Monday, 26 March 2007

European bureaucracy celebrates fifty years of stifling enterprise

Today in Europe (March 25) is the birthday of the European Union (EU). What began as a force for peace in a Europe ravaged by two enormously destructive wars - the Union's founders firmly believed that by pooling their sovereignty, France and Germany could avoid a fourth war inside a century -- it started out simply enough as a coordinating organisation for coal and steel production in the six member states, and for a short while became a promoter of free trade within Europe (based on the idea, as summarised by Frederic Bastiat, that "if goods don't cross borders then armies will"), then just as rapidly morphed into the illiberal poster-Nanny that it is today for protectionism, mercantilism and rampant and faceless uber-bureaucracy.

Pacific Empire has a short summary of the Brussells-based bureaucracy. The Times calls it a "birthday to forget." The Telegraph says there were "smiles, but EU's party can't hide divisions," and notes that, the EU is "unloved and mistrusted, even by the French."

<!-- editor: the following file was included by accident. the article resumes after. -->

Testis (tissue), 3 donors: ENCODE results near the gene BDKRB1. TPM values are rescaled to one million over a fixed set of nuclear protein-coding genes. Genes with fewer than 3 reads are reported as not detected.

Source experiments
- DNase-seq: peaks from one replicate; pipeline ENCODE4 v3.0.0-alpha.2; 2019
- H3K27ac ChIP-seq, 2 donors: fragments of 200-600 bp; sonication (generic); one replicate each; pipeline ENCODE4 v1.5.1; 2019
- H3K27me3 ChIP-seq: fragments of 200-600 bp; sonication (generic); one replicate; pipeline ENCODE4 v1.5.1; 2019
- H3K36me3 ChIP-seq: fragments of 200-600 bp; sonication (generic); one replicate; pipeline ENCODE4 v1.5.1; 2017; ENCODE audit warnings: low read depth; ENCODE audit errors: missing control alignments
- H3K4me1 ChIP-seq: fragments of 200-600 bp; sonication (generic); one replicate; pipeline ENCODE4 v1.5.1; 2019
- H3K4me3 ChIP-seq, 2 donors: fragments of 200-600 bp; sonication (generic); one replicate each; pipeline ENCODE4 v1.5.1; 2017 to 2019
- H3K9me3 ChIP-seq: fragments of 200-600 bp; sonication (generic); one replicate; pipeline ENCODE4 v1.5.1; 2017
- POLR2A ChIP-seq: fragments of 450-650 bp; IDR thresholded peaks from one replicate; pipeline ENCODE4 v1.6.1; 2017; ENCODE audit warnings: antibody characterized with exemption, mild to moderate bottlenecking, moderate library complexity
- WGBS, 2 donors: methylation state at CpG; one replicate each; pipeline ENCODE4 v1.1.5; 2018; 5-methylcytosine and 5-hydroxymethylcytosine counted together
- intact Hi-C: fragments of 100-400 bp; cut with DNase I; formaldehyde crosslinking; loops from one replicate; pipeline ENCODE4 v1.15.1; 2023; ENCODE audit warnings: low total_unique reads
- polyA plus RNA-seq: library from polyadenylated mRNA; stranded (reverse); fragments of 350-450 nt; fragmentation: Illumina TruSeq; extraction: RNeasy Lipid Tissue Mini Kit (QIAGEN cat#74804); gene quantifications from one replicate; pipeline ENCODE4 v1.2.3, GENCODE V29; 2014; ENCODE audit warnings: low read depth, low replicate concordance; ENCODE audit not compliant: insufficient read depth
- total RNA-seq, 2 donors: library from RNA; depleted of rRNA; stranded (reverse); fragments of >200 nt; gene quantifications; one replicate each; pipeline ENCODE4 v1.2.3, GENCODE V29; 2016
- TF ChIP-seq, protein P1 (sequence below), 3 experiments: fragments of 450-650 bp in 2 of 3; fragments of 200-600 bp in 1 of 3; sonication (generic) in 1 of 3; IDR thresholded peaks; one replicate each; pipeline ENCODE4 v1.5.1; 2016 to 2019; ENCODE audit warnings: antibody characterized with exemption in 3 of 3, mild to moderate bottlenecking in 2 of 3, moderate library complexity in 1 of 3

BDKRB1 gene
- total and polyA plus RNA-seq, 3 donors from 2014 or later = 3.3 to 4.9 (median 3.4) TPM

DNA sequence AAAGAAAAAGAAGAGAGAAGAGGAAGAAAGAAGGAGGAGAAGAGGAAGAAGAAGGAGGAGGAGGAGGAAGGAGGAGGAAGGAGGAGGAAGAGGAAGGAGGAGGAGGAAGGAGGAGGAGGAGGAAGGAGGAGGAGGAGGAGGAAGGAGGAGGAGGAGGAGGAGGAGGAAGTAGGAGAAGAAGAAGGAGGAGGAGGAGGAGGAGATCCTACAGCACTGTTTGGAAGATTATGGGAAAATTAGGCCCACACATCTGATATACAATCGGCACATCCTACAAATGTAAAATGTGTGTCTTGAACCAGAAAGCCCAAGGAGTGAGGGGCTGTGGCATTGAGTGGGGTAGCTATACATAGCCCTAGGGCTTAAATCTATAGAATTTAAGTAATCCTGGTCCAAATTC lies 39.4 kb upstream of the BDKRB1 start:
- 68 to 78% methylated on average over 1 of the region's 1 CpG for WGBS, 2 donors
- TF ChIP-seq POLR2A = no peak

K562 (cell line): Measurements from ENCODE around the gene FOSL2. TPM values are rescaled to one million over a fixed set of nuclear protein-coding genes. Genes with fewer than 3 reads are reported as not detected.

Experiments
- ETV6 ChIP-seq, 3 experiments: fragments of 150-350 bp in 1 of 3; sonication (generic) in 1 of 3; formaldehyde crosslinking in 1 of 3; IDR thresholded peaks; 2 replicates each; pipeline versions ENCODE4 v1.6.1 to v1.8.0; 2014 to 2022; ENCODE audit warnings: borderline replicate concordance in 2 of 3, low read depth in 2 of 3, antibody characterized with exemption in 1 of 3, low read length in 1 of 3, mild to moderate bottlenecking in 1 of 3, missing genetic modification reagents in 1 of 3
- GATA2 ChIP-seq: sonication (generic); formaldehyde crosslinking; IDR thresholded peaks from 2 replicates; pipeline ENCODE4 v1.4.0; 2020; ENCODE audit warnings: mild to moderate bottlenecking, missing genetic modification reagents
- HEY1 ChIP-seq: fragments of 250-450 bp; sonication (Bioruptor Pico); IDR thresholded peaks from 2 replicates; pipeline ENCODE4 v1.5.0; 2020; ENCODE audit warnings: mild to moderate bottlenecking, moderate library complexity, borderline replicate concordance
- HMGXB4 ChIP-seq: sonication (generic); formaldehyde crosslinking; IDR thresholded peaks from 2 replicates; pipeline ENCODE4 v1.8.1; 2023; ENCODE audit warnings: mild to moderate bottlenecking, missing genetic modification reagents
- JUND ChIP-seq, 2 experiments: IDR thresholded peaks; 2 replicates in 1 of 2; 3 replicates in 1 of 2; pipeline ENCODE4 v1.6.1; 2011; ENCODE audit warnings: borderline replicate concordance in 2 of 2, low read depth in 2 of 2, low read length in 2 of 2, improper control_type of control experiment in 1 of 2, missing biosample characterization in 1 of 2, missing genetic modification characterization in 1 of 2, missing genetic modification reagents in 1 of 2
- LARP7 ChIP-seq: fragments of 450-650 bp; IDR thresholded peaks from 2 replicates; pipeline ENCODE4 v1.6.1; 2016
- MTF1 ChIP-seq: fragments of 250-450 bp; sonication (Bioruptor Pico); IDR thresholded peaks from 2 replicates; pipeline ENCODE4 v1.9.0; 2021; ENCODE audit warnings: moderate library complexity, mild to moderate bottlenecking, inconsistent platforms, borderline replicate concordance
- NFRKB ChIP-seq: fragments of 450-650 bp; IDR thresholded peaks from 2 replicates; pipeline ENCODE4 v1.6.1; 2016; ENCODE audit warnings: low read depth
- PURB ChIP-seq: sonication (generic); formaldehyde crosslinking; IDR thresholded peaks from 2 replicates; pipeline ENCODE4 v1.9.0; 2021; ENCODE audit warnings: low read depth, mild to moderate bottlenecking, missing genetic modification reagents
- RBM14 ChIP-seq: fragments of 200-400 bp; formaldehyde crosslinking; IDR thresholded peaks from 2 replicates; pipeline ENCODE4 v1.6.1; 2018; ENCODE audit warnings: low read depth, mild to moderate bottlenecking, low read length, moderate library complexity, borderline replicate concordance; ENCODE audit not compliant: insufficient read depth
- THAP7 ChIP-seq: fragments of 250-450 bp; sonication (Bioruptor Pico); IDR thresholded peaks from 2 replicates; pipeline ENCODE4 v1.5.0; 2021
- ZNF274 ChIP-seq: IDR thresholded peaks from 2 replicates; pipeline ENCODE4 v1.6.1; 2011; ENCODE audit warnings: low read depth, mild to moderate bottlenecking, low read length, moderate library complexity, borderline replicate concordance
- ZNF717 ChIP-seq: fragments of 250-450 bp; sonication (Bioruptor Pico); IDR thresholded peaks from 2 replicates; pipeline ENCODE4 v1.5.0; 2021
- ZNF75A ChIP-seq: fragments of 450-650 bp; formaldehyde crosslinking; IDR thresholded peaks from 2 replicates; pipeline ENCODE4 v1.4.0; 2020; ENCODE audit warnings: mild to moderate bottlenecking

RELATED: World Politics, Bureaucracy


  1. PC, when I lived in Europe it was still the nine-member EEC. I thought then, and still do, that in spite of the inclusive rhetoric, it was created by the French for the French.

    (And I'm a Francophile!)

  2. In general I agree with you, PC, and especially in the case of Britain, which might have been better off outside the EU. However "illiberal poster-Nanny" is unfair for an organization that lifted some Western European states out of third-world status and helped them become rich democracies, and later helped maintain peace in the former Soviet states, and provided economic and governance standards for them to aspire to. Illiberal compared to an ideal system, of course, but definitely not illiberal compared to the alternatives that parts of Europe faced. I'll pick EU over military dictatorship, Yugoslav-style collapse, the Soviet Union or Russian domination any day.

  3. Yeah, but to use an automotive comparison, that's still like saying you prefer a Skoda to a Trabant.


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